> server process. One can also use both (even if I remember someone
> arguing that it is better to write "Pid ! Msg" than encapsulate it in a
> function call, because the former does not hide that there is a process
> doing the work).

That was me.  I should take this opportunity to clarify, though.

If you think that, syntactically, '!' implies a probable change of state
(as in ServerPid ! do_something), while '()' implies no change of state
(as in math:sin(Theta),) then encapsulating a message send with a
wrapper function makes code less clear.  To make things clearer, a message
send (or anything else that changes state or otherwise has side-effects)
should be encapsulated with a wrapper *process*.

In practical terms this is somewhat expensive, since you now have two
processes per server, one of which is only there to translate messages
from the external format used by the client to the internal format used by
the server.

> The latter issue is at stake, together with the expressed need to have
> some kind of type checking. If there is a way to get the best of both
> worlds without paying too much for it, then it will be found and
> implemented. 
> As for objects, I think processes can implement the underlying concept
> better than for example C++ objects. Hey, one could even think of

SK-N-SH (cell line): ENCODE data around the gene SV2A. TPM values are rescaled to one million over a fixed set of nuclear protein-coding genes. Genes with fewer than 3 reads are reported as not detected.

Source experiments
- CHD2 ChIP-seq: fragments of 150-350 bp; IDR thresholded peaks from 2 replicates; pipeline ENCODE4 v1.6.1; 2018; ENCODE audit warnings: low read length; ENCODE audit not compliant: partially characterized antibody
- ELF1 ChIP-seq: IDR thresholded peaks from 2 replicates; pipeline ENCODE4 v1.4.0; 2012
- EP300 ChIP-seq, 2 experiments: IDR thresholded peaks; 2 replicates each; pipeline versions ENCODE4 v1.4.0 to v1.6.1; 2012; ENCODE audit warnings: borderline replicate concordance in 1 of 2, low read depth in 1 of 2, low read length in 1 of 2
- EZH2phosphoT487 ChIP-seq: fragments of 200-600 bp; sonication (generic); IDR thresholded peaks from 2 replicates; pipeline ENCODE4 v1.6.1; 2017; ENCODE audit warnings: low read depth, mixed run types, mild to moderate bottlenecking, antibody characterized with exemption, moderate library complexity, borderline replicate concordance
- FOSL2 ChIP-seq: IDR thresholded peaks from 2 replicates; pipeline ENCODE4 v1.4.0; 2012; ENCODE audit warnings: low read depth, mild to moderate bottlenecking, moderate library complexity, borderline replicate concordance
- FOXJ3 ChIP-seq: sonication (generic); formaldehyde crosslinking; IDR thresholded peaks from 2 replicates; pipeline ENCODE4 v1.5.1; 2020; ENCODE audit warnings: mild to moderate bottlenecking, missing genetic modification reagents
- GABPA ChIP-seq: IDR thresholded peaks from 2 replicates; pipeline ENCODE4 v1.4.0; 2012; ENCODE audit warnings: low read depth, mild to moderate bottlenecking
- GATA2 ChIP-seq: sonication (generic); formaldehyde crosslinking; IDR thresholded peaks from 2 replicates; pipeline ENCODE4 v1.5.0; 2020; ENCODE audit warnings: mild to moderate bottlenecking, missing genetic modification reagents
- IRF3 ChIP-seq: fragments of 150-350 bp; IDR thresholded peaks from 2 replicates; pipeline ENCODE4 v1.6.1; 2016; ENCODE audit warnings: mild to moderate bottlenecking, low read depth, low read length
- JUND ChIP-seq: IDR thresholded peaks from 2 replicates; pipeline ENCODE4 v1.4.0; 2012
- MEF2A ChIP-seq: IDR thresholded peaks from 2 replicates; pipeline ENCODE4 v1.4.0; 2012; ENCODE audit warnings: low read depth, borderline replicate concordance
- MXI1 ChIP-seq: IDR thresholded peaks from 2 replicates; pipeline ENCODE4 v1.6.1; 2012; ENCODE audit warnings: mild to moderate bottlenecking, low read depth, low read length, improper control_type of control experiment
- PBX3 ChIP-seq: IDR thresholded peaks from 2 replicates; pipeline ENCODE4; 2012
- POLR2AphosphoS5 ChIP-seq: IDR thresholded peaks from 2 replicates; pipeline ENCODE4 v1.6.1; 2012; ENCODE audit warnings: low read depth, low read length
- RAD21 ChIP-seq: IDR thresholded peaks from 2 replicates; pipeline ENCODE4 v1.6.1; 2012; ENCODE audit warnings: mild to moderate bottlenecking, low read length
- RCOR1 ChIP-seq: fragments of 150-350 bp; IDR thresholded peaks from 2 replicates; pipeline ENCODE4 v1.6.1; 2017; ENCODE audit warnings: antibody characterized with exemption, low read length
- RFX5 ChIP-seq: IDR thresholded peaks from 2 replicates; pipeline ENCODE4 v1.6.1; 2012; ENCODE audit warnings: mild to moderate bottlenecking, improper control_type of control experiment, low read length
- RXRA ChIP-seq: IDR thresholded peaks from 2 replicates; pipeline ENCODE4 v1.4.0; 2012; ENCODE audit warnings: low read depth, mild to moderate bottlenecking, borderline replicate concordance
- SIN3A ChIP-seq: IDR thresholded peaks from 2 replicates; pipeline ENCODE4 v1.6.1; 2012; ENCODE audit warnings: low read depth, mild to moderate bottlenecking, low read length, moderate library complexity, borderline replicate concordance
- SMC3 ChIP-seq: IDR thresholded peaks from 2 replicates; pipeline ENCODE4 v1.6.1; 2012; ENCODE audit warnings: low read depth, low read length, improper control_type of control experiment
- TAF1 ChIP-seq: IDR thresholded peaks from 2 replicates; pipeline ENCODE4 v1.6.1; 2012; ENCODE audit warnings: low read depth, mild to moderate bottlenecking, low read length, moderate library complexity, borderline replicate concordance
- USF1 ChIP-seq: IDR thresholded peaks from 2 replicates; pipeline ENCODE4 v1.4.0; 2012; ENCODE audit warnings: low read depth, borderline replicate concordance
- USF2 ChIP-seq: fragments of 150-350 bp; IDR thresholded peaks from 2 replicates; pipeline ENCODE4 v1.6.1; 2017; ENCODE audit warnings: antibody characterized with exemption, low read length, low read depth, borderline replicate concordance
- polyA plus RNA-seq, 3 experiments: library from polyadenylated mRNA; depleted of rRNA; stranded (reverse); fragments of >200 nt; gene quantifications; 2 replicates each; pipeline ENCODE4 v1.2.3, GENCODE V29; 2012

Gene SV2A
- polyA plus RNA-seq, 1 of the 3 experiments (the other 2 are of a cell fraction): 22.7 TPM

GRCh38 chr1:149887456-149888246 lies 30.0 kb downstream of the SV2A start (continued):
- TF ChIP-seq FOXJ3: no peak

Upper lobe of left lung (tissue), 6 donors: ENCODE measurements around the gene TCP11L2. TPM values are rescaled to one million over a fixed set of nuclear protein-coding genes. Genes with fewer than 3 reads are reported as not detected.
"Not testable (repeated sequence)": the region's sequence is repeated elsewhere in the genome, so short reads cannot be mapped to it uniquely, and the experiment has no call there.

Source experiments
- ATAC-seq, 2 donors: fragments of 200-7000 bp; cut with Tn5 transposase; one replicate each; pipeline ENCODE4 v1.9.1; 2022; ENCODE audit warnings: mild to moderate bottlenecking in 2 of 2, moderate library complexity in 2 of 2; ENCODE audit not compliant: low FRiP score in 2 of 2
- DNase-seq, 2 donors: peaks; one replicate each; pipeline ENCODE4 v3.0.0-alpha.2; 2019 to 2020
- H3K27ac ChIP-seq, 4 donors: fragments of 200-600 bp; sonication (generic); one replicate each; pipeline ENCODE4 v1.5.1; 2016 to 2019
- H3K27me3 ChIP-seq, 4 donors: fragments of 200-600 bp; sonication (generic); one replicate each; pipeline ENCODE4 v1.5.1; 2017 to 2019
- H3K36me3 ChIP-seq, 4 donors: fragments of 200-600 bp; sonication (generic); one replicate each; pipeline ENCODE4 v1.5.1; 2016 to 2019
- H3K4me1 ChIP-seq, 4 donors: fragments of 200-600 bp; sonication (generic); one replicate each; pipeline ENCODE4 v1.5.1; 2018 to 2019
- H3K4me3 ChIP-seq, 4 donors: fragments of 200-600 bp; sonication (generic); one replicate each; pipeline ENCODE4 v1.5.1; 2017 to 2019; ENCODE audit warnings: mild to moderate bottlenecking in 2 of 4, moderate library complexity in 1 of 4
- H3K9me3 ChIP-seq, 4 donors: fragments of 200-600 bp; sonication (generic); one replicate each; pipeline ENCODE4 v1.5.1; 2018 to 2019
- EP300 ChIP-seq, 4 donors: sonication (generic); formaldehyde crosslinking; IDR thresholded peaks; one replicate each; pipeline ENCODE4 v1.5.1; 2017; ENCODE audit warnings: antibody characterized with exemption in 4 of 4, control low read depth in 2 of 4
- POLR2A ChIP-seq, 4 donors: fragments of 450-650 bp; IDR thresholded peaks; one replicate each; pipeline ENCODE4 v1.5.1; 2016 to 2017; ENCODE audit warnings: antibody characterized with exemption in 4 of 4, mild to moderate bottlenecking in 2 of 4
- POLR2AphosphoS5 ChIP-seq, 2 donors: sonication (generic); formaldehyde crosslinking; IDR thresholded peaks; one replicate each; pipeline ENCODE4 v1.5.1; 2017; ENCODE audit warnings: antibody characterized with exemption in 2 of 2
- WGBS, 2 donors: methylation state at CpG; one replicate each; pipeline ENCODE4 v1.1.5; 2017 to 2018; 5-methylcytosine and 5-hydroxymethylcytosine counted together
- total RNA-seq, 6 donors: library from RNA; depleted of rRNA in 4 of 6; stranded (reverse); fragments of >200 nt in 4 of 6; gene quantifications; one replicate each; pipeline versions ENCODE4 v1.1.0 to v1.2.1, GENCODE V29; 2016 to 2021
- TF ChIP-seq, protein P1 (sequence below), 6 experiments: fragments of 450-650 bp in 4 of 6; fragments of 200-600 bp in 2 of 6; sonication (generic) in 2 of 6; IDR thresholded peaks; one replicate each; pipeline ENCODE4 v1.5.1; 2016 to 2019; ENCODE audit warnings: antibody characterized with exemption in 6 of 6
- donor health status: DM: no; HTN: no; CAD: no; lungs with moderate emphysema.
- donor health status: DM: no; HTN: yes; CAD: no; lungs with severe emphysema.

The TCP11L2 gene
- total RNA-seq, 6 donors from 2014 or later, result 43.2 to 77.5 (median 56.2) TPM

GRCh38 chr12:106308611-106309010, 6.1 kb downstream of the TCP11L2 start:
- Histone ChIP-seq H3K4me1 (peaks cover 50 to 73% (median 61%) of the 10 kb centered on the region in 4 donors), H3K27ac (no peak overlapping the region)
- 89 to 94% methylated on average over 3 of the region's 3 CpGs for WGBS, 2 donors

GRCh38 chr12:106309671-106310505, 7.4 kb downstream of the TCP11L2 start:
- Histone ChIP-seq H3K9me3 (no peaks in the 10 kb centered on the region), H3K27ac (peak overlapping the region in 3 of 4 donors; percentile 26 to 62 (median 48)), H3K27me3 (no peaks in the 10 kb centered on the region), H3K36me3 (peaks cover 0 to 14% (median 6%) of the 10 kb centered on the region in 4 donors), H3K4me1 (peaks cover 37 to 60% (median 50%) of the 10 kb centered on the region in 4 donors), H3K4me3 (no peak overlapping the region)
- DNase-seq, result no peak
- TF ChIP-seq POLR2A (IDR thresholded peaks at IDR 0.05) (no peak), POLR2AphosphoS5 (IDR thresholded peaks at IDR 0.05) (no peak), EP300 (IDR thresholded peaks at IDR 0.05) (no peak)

> compiling today's records (or tomorrow's mutable coagulators :-) into
> processes! The big minus is efficiency, but the coolness factor might be
> bigger :-)

It's not as absurd as it sounds!  I'll put it this way: if you're going to
do this, then Erlang is definately the language to do it in.

An example of this sort of 'use processes for *everything*' approach might
be a project I want to try sometime this year, that is, to write a digital
circuit simulator in Erlang.  Instead of messing with nasty physics
equations, I think the problem could be modelled with one process per gate
(or chip). Each chip process would receive a message every time one of
it's pins changed state, so messages would essentially look like {N, M}
where N is the pin number and M is either rising_edge or falling_edge. 
The process itself would take care of 'steady' state by tracking it every
time a new message came in, and would also produce new messages to send to
other chips wired to its output pins.

Doing this with one process per truly concurrent unit should make it
simple (almost trivial) to implement - but the thought of doing it this
way with any language besides Erlang gives me shivers.

But (again in regards to structs) there are still going to be cases where
you have basically 'passive' data structures that don't have any dynamic
behaviour, so modelling them as processes *is* going to be wasteful.  I do
grasp that the Erlang Way is to do validation is aggressively, by writing
code for the correct case and then just letting it crash (and be caught
from on high) when things don't work out as planned - but in the case of
passive data structures, you still need some sort of entry point where
you can describe the correct case (with guards) - currently I use wrapper
functions for this purpose, but if that entry point can be put on the data
structure itself, all the better (I dimly recall suggesting guards on
records once, a long time ago - it's the same basic idea.)

not a guru, but possibly a bishop-errant or something